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Wang, a poor water seller, is tasked with finding lodgings for three gods. The only person who is willing to take them in is the town prostitute, Shen Teh. When the gods leave the next day, they decide to pay her for their lodging. Shen Teh uses the large amount of money she is left to buy a tobacco shop. She plans to do good with her new wealth and to help people, but it becomes clear that people only start to take advantage of her. Shen Teh fears she will lose her shop because of the way others are benefiting from her kindness.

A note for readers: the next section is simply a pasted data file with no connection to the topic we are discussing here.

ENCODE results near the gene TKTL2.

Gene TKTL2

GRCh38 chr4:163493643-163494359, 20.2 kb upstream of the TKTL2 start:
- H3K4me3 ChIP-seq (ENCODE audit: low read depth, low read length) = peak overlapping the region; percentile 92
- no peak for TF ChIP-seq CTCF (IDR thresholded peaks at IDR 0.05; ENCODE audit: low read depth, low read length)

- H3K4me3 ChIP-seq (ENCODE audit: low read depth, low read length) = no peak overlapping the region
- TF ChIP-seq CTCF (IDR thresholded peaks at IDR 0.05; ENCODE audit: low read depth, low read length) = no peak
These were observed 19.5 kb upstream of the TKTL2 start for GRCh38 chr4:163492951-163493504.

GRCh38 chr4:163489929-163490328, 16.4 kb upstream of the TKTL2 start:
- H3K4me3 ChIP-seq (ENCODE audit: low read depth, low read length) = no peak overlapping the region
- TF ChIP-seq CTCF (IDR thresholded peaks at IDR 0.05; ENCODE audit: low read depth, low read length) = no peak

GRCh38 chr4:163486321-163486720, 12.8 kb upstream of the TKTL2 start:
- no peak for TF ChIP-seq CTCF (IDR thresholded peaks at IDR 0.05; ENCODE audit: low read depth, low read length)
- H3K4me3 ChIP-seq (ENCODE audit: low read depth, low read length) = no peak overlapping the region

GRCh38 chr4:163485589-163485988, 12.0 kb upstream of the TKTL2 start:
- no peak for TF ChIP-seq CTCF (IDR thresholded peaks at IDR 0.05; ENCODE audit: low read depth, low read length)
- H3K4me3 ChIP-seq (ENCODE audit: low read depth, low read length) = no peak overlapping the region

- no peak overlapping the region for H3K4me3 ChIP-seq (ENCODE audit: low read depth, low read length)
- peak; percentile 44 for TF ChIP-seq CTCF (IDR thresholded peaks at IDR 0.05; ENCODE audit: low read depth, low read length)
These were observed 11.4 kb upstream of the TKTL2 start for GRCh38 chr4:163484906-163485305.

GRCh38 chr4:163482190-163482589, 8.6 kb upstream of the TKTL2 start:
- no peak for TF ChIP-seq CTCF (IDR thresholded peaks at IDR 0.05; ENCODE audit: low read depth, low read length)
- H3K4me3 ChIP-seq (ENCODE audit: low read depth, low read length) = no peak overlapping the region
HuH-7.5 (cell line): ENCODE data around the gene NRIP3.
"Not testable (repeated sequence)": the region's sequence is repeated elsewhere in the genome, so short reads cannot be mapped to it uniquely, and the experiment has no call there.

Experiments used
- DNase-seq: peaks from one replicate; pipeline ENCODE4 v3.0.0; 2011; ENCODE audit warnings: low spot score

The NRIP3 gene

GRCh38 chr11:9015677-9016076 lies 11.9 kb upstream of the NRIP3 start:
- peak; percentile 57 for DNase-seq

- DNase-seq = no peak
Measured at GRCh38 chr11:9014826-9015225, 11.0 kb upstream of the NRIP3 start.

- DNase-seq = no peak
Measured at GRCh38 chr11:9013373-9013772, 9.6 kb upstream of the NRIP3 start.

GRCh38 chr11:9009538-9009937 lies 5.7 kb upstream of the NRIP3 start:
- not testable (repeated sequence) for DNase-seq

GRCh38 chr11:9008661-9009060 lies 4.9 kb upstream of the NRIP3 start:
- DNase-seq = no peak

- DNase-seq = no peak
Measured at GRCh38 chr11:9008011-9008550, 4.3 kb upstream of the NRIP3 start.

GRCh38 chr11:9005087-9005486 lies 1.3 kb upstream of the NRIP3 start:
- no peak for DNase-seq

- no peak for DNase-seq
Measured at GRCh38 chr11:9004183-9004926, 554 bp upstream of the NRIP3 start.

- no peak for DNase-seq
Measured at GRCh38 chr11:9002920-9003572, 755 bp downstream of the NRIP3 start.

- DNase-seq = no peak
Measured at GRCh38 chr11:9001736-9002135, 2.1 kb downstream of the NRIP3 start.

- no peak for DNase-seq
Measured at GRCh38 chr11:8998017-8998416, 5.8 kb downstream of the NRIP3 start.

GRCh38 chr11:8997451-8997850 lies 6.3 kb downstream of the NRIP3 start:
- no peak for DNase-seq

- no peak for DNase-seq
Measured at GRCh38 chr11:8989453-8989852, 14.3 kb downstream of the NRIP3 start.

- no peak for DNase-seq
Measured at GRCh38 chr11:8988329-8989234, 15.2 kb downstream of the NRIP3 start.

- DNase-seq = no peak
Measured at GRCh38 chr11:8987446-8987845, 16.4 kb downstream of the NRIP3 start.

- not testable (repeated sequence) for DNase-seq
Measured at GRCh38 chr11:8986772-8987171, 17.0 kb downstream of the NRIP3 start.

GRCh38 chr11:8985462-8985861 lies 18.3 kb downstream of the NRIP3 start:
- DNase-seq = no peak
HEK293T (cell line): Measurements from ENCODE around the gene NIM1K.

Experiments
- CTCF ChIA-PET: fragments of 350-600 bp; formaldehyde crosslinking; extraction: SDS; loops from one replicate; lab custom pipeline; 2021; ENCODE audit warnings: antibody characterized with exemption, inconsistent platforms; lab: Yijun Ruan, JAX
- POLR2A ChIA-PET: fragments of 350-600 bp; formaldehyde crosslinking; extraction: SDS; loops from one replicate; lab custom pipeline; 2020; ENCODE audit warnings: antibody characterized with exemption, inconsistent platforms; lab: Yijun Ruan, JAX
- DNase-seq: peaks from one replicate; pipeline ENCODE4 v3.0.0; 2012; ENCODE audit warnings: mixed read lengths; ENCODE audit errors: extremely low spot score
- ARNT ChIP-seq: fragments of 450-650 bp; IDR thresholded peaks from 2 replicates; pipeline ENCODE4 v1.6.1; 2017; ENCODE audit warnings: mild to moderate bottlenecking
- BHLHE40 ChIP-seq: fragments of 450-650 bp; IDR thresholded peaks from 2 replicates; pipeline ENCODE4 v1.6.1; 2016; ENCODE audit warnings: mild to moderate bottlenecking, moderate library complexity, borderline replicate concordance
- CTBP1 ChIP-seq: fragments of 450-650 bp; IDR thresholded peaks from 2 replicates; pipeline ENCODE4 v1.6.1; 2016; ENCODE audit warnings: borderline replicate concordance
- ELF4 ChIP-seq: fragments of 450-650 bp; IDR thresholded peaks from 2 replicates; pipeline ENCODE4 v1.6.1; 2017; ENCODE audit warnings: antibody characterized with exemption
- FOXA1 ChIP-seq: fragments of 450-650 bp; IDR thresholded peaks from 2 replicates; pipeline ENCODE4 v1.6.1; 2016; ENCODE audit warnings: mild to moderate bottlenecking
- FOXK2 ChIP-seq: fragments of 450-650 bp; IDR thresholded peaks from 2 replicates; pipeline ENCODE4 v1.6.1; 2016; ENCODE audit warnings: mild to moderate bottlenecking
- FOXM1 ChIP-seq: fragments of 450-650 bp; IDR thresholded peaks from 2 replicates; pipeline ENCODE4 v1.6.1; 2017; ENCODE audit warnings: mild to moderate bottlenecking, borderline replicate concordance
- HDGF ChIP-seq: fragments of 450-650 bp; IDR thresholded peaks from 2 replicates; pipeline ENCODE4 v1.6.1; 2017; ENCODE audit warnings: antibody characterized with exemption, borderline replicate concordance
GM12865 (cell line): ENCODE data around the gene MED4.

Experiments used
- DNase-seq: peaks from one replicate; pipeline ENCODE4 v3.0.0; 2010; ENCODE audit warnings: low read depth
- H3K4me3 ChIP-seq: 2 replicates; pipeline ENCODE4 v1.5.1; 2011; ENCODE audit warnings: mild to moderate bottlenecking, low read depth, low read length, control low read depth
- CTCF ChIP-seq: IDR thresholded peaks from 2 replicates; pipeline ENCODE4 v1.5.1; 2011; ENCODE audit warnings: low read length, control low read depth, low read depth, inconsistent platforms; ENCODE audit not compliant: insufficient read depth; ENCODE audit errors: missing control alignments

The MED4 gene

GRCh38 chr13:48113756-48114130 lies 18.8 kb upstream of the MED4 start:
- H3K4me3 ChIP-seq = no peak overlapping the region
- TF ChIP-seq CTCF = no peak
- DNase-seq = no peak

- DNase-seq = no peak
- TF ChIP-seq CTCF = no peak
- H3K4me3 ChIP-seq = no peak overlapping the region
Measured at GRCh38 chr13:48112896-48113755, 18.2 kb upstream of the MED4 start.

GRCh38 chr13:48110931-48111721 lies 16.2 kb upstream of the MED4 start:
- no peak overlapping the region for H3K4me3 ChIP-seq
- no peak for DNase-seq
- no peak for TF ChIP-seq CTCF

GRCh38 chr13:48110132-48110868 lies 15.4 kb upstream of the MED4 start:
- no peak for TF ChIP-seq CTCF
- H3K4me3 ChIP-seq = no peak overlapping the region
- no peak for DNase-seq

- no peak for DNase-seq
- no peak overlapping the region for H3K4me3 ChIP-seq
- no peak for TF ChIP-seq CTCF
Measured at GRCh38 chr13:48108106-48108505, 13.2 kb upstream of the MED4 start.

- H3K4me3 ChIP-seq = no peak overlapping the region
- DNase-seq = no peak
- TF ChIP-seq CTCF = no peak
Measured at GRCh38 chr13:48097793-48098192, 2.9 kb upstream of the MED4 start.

Eventually, she assumes the persona of Shui Ta, her male cousin, who is a ruthless businessman. This allows her to make the business profitable and to exploit others as opposed to being exploited. The play continues with Shen Teh wanting to be good but having to revert to being Shui Ta in order to survive. Finally, Shui Ta is judged by the gods in a court and Shui Ta reveals that she is actually Shen Teh to the gods alone. She explains that she had wanted to be good, but that the world was so evil that she found it impossible. The gods are not impressed with her explanation and tell her that if she is good she will have nothing to worry about. This advice however is shown to be rather naive based on the action of the play.
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